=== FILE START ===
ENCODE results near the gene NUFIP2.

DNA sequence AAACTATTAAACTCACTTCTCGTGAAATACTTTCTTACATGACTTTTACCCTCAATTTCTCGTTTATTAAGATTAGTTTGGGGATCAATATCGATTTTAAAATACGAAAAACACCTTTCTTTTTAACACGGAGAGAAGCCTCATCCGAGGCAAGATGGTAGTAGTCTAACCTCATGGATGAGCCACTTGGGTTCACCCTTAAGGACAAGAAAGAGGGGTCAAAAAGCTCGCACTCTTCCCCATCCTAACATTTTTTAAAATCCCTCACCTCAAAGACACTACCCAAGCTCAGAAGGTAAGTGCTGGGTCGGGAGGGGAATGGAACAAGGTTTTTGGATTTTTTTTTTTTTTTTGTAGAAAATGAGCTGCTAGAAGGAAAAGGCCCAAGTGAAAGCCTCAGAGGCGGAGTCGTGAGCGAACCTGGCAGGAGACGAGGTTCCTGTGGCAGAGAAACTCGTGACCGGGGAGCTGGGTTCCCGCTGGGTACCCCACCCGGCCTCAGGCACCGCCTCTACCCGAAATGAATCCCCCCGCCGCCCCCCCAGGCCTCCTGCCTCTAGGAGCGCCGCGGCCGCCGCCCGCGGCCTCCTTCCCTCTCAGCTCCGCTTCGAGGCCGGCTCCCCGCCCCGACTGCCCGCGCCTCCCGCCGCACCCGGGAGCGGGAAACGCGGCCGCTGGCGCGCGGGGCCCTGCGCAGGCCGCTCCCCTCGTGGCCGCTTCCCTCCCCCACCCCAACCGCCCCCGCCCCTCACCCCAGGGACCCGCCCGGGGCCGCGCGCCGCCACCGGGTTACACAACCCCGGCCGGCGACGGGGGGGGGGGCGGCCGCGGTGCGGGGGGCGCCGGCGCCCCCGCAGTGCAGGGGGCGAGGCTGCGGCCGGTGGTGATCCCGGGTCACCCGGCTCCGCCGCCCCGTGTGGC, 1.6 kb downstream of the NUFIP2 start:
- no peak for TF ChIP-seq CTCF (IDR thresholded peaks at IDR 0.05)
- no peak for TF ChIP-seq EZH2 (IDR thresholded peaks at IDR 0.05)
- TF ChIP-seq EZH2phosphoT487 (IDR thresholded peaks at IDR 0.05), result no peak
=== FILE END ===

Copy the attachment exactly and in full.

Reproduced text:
ENCODE results near the gene NUFIP2.

DNA sequence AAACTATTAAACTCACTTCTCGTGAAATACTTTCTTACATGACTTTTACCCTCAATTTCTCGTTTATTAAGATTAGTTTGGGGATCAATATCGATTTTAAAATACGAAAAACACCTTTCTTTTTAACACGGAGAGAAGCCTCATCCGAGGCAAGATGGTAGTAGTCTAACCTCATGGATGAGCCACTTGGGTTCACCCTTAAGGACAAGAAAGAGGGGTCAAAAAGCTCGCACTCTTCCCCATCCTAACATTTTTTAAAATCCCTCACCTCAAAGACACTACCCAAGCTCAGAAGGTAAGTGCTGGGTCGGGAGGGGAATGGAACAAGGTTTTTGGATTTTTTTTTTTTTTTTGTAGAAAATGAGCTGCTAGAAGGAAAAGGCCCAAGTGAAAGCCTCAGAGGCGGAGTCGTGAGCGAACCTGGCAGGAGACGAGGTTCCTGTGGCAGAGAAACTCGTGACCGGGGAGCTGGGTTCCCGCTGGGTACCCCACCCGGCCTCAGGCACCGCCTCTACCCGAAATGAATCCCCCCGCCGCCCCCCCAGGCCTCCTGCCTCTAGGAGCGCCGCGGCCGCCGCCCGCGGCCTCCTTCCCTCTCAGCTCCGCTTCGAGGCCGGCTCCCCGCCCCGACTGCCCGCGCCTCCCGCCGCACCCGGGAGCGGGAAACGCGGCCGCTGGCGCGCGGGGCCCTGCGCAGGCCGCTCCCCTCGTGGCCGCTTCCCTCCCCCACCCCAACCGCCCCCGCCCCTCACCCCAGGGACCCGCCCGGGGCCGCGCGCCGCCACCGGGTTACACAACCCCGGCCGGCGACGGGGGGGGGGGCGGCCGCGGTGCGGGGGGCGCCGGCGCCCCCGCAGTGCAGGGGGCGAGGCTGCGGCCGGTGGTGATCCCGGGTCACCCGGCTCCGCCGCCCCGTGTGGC, 1.6 kb downstream of the NUFIP2 start:
- no peak for TF ChIP-seq CTCF (IDR thresholded peaks at IDR 0.05)
- no peak for TF ChIP-seq EZH2 (IDR thresholded peaks at IDR 0.05)
- TF ChIP-seq EZH2phosphoT487 (IDR thresholded peaks at IDR 0.05), result no peak